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Oklahoma - Eco Tourism Initiatives

Oklahoma - Eco Tourism Initiatives

The unique terrain of Oklahoma has mystified and mesmerized visitors for hundreds, if not thousands, of years. Preserving Oklahoma’s natural side has become of paramount importance to many of the state’s residents. Through a state park system encompassing 50 parks, nine national wildlife refuges, one national recreation area and many privately owned nature reserves, Oklahoma’s beauty will be around for years to come.

The Oklahoma State park system offers a vacation landscape more diverse than any other state. In northwestern Oklahoma, you can race buggies on the vast dunes of Little Sahara State Park. If you’re more into scenic views and rolling hills, the Ouachita Mountains of Southeastern Oklahoma’s Talimena State Park are for you. Fairview is home to the breathtaking Gloss Mountain State Park’s geological wonders.

The Ouachita National Forest
From the onset of the national efforts to preserve America’s natural beauty, Oklahoma has been recognized as a place worth saving. The Ouachita National Forest was incorporated into the national forest system in 1907. This recreation area, stretching across southeastern Oklahoma and western Arkansas, offers more than 352,000 acres of scenic vistas, hiking and mountain biking trails, hang gliding opportunities, an equestrian camp and trails, hunting and fishing opportunities. Four public campgrounds provide opportunities for a range of campers, from the biggest RVs to a two-man tent. Historic sites found along the Talimena Scenic Drive include Horsethief Springs and the Old Military Road. Many miles of unpaved forest roads also provide dirt bike and four-wheel drive enthusiasts the opportunity to enjoy some of Oklahoma's most scenic and rugged terrain.

Great Salt Plains National Wildlife Refuge
This refuge, another unique feature of Oklahoma’s landscape, has been identified as a Globally Important Bird Area and is a member of the Western Hemisphere Shorebird Reserve Network. In addition to serving as one of only 17 shorebird reserves in the Western Hemisphere, the reserve maintains the remarkably unusual terrain of the Great Salt Plains. Created by the Salt Fork of the Arkansas River, the salt plains are a unique geological area. The 11,000-acre barren area is near perfectly flat with a wafer thin salt crust. It is classified as the "largest such saline flat in the central lowlands of North America." Visitors to this area often enjoy digging for selenite crystals in the ground beneath the crusty layer of salt.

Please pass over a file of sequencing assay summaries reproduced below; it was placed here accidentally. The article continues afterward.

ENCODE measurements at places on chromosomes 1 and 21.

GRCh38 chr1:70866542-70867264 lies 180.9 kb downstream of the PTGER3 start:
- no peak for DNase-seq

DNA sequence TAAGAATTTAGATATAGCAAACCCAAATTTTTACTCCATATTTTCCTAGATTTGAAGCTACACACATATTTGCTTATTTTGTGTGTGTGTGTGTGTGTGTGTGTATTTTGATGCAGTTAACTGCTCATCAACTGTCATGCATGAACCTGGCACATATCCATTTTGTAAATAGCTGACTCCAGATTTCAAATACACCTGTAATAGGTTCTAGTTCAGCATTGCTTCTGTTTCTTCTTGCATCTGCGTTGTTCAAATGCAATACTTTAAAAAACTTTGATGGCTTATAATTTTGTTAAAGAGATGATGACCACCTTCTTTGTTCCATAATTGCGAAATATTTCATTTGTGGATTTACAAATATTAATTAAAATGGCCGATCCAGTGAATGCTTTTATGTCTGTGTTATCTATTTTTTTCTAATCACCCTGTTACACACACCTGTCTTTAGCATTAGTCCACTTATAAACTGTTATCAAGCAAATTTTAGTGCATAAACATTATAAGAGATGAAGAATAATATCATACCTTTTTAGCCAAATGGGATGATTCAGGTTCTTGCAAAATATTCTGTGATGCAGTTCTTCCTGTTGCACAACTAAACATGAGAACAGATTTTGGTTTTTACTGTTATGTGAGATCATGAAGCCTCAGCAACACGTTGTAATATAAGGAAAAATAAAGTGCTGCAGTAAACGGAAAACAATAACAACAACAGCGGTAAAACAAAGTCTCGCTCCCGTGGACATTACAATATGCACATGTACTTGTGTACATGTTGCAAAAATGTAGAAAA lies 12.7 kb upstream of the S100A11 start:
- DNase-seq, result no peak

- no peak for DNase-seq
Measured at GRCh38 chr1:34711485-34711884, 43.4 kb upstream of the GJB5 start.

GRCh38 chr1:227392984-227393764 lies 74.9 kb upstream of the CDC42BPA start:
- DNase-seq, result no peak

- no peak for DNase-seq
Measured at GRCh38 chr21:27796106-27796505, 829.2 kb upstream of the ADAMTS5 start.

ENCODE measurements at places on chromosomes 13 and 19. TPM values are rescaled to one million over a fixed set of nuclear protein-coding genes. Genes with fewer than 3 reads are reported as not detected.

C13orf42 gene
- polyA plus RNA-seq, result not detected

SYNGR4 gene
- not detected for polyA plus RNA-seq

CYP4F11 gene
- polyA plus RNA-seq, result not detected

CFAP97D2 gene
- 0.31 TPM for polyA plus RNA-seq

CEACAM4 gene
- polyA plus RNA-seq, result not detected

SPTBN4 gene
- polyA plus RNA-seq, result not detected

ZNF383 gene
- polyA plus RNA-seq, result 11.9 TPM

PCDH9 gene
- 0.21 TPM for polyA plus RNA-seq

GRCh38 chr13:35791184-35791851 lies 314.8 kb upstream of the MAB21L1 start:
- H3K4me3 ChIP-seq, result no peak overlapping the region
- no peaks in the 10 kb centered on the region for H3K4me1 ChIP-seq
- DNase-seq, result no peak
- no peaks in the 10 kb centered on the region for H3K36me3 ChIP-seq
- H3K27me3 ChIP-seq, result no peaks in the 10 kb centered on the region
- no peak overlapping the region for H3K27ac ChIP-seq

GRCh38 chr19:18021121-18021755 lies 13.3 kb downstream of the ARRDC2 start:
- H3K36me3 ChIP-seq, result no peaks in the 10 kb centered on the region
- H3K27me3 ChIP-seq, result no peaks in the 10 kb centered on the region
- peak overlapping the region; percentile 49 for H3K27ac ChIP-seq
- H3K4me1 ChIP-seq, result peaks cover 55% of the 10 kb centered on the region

The Sequoyah National Wildlife Reserve
The Sequoyah National Wildlife Reserve was established in 1970 to maintain a vastly different view of Oklahoma’s environment. Half of this 20,800-acre refuge is made up of a deep open-water reservoir, riverine, oxbow lakes, wetlands or wooded sloughs; the remaining portion is divided between agricultural lands, river bluffs and shrub-scrub grasslands. Wildlife inhabiting this area includes the largest concentration of snow geese in the state, large numbers of wading and shorebirds in summer and fall, mallards in wintering months, songbirds, raptors, bobwhite quail, bobcat, squirrels, muskrat and rabbits. Reptiles such as the green tree frog, diamondback water snake, red-eared slider, cottonmouth and bullfrog are also common in the wetlands.

Oklahoma is perhaps most famous for its state animal: the bison. This beloved symbol of the West was nearly extinct at the time of statehood in 1907, but Oklahomans devoted land and resources in order to rebuild this mighty mammal’s numbers. A great place to see these creatures now is the Nature Conservancy’s Tallgrass Prairie Preserve in Northern Oklahoma. There is a ten-mile loop open to visitors that wish to observe the herds moving across the land.

Of course, there is so much more to see in Oklahoma. We invite you to trek to our state and discover just why Oklahoma’s natural landscape is unlike any other.

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